How skills-based development and advancement can help you retain skilled talent
Earlier this year the Department of Labor announced the U.S. unemployment rate fell to its lowest level in 50 years. The economy continues to add jobs and workers have plenty of options available to them. In this tight labor market, it’s important that employers retain their skilled workers.
Employee turnover is expensive (replacing a salaried employee costs 6 to 9 months’ salary on average) and time consuming (the average time it takes to fill a position is 42 days). Aside from helping you hire the right talent, skills-based practices can also help you keep your best employees.
Skills-based development and advancement is a strategy for businesses to develop employees’ skills in response to growth, changing business plans, and other challenges. This strategy helps ensure the skills your workers obtain help you meet your business goals, increase productivity, and respond to changes in your company.
How skills-based employee development can help you retain workers:
A key component of employee retention is employee development. As automation and technology are changing the world of work, employees are valuing development opportunities over other kinds of benefits. According to LinkedIn, 94% of employees would stay at a company longer if it invested in helping them learn new skills. Skills-based development helps you find the right type of training for your employees by focusing on the skills they need to be successful in their current or future role.
How is skills-based development different than traditional methods?
Skills-based development is different from traditional development methods because it is a guided and supported journey that both employees and employers embark on. This journey requires employers to be involved in the process by mapping out advancement opportunities available in their companies, examining employees’ competencies, exploring training options, and validating employees’ skills. Traditional development, on the other hand, is often a sink or swim “process,” where the employee is given stretch assignments that they are expected to complete without the proper training or support.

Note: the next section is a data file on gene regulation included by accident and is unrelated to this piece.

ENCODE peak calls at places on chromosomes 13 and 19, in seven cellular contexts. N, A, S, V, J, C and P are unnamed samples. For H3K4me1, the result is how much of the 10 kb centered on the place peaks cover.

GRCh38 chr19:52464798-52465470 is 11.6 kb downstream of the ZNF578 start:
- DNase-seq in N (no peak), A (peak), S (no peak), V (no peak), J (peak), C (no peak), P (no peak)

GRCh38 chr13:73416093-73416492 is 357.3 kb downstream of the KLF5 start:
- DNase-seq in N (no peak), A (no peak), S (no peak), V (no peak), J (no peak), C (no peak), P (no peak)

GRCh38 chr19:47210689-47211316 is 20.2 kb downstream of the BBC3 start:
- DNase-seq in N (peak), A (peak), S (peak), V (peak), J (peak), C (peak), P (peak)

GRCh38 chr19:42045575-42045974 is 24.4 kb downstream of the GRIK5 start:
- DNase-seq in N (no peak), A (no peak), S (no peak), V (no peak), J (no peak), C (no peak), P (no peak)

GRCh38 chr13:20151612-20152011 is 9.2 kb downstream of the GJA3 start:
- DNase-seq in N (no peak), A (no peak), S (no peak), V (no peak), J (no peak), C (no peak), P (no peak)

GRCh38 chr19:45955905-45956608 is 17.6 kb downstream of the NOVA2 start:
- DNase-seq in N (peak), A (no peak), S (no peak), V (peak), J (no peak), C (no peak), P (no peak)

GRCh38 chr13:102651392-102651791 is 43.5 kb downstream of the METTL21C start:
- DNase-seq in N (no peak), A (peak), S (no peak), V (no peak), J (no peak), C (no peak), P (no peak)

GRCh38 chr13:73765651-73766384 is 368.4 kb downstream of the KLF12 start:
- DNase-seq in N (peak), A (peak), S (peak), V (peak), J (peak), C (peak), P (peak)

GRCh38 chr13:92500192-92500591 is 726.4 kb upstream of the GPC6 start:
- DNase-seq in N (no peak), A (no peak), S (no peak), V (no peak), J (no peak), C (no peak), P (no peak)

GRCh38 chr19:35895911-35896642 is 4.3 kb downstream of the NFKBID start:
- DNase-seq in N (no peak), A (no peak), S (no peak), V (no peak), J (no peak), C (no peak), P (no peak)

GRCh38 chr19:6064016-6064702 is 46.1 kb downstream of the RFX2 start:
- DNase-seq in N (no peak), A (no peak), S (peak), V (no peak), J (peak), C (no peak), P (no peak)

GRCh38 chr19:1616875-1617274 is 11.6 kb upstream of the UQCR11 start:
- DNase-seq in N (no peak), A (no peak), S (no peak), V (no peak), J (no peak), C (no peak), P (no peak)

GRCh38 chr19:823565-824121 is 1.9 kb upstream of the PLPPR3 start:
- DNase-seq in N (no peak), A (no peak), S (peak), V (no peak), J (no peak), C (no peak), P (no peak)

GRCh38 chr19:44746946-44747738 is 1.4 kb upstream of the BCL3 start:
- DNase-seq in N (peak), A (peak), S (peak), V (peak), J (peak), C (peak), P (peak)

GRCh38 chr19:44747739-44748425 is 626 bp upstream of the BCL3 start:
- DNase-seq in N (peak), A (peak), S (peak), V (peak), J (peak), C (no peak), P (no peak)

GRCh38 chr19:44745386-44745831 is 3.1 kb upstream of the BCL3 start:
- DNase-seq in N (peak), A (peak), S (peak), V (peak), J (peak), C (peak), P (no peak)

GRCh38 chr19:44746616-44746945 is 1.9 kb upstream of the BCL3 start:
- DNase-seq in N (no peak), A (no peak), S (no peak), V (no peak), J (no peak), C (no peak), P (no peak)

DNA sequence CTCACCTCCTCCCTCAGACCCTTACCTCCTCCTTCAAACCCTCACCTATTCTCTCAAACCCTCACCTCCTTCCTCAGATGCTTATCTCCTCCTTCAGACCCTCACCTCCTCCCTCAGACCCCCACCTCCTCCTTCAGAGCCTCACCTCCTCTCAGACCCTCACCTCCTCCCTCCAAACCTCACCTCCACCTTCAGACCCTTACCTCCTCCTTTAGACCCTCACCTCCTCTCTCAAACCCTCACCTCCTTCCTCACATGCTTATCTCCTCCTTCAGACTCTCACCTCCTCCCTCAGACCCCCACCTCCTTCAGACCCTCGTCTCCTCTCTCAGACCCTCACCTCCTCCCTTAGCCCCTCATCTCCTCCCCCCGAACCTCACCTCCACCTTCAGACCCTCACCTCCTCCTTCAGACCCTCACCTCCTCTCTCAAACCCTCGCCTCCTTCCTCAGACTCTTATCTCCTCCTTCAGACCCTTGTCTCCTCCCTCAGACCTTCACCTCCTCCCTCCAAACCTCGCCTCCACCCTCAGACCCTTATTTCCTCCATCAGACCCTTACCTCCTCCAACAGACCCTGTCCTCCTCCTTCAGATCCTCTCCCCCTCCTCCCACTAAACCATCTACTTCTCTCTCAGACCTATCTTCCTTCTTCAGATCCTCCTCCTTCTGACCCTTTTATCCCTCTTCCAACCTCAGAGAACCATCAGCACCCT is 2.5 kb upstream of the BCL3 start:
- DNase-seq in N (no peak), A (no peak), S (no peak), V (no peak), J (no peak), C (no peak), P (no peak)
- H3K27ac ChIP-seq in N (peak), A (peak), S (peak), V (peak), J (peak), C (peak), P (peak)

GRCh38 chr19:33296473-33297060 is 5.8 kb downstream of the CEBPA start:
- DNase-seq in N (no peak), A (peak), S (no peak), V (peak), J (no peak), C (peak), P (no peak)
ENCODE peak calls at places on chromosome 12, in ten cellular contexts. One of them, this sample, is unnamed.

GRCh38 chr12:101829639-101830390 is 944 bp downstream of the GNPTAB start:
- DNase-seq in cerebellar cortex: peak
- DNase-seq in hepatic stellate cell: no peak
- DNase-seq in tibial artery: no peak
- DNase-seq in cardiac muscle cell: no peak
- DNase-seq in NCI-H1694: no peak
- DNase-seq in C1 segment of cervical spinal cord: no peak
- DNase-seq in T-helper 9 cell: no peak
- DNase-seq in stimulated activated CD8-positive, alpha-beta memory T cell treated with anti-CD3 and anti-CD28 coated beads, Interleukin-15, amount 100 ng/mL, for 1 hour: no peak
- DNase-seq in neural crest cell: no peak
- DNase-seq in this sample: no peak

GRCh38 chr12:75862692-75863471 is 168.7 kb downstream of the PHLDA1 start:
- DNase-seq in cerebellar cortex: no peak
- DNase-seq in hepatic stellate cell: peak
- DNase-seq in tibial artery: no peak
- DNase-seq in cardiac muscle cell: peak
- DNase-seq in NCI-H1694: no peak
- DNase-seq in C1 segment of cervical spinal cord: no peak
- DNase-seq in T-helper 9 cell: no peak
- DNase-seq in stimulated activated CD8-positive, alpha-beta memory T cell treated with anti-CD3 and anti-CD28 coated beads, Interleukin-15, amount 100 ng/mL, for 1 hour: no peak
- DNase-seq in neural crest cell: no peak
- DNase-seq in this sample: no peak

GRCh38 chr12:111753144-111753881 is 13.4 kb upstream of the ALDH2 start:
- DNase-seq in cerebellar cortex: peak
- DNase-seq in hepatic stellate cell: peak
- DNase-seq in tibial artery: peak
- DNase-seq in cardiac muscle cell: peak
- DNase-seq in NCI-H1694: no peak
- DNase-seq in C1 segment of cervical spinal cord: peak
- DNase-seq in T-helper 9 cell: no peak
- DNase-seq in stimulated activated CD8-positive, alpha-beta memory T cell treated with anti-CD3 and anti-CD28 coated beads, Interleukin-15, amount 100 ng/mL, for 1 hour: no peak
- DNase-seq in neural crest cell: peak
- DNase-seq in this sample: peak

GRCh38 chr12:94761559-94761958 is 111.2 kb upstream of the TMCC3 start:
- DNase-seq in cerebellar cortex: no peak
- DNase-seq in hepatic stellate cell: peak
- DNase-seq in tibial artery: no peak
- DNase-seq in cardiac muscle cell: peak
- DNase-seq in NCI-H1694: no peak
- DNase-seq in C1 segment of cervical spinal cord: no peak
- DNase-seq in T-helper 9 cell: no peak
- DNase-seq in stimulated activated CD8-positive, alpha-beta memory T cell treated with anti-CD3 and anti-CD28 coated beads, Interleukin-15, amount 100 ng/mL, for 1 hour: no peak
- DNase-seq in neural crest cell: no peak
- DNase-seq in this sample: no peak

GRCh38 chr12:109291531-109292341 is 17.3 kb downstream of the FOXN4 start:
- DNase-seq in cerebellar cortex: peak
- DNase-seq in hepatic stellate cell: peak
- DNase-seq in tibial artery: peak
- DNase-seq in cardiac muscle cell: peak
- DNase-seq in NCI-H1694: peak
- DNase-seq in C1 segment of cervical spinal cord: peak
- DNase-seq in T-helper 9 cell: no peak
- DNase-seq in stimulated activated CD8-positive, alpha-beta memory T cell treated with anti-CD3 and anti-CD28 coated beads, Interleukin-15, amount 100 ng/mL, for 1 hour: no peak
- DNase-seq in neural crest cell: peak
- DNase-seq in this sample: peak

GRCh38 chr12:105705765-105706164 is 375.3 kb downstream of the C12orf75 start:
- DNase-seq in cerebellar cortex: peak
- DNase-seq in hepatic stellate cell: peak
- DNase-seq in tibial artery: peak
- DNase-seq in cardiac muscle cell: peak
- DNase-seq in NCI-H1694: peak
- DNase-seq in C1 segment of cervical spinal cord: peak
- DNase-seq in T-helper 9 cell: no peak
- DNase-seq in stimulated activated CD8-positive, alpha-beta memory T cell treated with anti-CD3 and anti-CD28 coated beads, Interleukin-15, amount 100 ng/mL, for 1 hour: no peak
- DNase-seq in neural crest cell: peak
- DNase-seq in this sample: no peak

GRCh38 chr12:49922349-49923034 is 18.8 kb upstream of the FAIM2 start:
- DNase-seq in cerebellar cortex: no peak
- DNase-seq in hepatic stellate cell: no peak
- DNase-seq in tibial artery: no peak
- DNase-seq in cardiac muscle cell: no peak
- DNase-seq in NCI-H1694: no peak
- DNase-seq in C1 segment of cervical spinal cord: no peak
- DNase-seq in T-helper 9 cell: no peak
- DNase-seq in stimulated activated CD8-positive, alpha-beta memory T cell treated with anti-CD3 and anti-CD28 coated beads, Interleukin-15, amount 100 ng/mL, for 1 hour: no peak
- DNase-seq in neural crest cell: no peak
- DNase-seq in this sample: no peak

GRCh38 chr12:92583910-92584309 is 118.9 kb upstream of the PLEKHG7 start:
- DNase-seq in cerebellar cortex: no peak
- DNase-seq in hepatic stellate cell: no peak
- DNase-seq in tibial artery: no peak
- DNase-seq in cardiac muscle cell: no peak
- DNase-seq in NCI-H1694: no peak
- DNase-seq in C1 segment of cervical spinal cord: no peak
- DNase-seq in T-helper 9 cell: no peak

A Harvard Business Review Advisory Council and Degreed survey found that only 26% of individuals turn to their employer’s HR training or learning team when they need to learn something for their jobs, while 65% use websites such as YouTube to find the information they need. This study shows how often people are left without guidance or support in finding the appropriate learning opportunity for their skill development. A hands-off approach to development leaves people feeling like they don’t have the guidance they need to advance in their careers and develop the skills they need to thrive in their positions.
Why skills-based advancement is more successful:
The Peter Principle, is an observation that in most corporations, employees rise in the hierarchy through promotion until they reach a level of respective incompetence. A traditional advancement strategy uses current success to assumes future abilities in a new role, which oftentimes sets employees up for failure because they haven’t developed the skills their new role requires. This approach results in companies making bad promotional decisions that they often feel stuck with the consequences.
Using a skills-based approach to employee advancement increases the likelihood an employee succeeds when they are promoted, by developing the skills needed in their new position before promoting them. A skills-based advancement strategy ensures employees are getting the right training and are promoted on the skills needed for the new role rather than being promoted based on the success in their current role.
To learn more about how you can implement skills-based practices visit our Employer page, where you can also sign up for in-person and online trainings.